If you take the family’s statements at face value, it would appear that Oxley could be back at the Statehouse anytime.

But it is worth noting that it has been Oxley’s family issuing the statements about his condition and asking for his excused absences from the session — not the lawmaker himself. And House Speaker Pat Bauer, D-South Bend, said he has not spoken with Oxley.

This issue has become somewhat more pressing because candidates are now able to file for the primary and it’s unclear whether Oxley can or will run.

Already, another Democrat has filed to run for Oxley’s seat.

Salem attorney Doug Leatherbury filed on the first day possible and has been traveling the district campaigning ever since.

However, Leatherbury told me — as well as some lawmakers — that he would step aside if Oxley was able to return to the Statehouse and wanted to run.

It would be helpful for the party, for constituents and for Oxley’s colleagues at the House if they knew whether that will be the case.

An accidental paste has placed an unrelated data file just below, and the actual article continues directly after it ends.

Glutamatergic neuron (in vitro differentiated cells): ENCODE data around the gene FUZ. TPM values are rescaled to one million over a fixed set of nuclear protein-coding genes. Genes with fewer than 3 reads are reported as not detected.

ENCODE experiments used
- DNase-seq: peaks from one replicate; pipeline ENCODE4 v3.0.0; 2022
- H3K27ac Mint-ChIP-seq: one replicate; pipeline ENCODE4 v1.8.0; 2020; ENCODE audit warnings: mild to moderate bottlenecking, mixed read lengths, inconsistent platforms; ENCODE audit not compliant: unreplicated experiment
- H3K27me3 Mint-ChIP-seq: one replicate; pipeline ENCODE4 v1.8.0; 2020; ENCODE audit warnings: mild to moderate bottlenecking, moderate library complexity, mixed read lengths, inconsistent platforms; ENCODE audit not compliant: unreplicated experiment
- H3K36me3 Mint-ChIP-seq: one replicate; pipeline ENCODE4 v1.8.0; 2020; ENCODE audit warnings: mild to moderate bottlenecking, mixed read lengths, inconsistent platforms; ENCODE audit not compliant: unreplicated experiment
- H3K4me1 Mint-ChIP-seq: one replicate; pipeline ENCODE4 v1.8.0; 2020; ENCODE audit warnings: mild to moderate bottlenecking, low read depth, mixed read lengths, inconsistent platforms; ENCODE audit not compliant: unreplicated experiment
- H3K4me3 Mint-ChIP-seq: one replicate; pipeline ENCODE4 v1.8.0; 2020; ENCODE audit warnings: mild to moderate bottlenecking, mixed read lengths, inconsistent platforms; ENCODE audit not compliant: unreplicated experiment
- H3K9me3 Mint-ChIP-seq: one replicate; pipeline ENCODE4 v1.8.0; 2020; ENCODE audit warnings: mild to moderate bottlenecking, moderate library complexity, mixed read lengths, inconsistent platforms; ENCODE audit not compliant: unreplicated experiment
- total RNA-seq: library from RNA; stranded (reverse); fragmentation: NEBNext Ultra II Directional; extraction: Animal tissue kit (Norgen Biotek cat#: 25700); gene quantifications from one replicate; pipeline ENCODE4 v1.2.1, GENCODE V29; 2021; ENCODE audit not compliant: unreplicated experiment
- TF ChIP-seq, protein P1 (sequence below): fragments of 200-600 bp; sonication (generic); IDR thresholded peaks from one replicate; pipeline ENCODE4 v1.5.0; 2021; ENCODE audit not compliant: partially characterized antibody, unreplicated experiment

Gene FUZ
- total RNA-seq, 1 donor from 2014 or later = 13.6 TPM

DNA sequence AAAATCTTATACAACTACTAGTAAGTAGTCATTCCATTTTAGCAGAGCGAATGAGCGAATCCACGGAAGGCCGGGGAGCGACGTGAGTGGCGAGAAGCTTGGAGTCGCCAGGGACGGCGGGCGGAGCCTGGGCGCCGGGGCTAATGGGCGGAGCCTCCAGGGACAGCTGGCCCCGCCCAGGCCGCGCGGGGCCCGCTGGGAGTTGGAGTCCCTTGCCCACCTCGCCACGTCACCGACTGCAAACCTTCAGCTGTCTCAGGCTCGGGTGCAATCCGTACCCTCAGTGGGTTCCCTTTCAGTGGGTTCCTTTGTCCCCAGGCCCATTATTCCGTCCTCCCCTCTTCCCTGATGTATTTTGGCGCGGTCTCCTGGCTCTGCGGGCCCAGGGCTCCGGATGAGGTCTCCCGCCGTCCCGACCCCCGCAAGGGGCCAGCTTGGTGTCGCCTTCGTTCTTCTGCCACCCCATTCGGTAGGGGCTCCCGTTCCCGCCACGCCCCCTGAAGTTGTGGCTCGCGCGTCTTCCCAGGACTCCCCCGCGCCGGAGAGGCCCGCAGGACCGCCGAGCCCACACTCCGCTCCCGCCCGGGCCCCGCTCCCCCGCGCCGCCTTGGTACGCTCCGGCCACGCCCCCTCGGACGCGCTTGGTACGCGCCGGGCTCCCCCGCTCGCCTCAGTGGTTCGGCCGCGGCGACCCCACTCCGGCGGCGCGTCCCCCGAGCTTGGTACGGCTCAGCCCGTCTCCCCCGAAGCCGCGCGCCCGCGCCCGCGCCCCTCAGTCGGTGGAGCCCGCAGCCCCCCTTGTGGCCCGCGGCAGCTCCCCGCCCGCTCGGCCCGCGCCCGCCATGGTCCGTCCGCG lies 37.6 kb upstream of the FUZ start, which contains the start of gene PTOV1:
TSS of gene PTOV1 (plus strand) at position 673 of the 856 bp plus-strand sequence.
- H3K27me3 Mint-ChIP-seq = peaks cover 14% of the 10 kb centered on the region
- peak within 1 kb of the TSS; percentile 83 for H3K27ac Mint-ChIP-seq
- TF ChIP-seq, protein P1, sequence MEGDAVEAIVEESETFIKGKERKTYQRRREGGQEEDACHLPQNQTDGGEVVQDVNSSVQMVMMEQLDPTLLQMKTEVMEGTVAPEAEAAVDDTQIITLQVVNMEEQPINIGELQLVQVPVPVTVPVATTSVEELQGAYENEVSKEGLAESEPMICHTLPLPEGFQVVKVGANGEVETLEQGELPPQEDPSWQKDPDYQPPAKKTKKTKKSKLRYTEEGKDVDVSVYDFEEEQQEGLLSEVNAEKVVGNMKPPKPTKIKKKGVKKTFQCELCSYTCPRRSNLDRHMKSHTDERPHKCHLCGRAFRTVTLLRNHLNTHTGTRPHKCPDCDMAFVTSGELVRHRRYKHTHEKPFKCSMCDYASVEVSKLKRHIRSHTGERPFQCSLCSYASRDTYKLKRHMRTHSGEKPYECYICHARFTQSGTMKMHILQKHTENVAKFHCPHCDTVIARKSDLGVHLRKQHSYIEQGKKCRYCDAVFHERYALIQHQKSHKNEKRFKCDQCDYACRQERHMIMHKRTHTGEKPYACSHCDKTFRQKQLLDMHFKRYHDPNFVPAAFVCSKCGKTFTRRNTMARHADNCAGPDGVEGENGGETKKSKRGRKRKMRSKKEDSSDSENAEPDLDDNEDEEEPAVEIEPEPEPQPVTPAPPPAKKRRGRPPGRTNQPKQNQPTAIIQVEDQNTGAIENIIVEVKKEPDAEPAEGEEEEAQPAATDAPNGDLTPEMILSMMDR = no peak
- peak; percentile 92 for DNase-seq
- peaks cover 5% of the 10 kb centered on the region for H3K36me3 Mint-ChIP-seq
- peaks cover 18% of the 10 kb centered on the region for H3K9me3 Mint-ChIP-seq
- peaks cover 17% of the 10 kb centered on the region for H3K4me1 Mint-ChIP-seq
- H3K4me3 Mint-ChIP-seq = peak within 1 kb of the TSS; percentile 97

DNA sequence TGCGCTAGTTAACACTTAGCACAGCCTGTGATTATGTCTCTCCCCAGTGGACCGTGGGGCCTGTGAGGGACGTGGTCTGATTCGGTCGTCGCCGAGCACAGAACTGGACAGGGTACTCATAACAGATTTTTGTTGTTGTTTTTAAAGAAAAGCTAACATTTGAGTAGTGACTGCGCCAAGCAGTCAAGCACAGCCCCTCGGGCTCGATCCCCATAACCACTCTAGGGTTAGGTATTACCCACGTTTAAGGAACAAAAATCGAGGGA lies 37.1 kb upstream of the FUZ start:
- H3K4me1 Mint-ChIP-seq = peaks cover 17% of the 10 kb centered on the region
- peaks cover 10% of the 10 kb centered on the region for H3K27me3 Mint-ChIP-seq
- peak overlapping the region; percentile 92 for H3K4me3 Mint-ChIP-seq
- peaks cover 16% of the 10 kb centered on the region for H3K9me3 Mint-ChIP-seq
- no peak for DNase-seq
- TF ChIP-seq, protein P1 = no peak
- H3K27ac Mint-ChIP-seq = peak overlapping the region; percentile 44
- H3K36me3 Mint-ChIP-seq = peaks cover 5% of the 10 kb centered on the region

But for now, Oxley’s family appears content to keep that information to themselves.

One of the comments to the column is spot-on:

Oxley's constituents are entitled to representation in the legislature. If they are being denied representation, and Oxley's family has knowledge that Oxley is unable to perform the duties of his office, then it is only fitting and proper that Oxley step aside and another person be chosen to represent the interests of Oxley's constituents in the legislature. On the other hand, if Oxley's return to the legislature is imminent, his constituents have the right to know that information as well. By keeping his constituents in the dark--and unrepresented--it would appear that the constitutional rights of the voters in Oxley's district are being violated.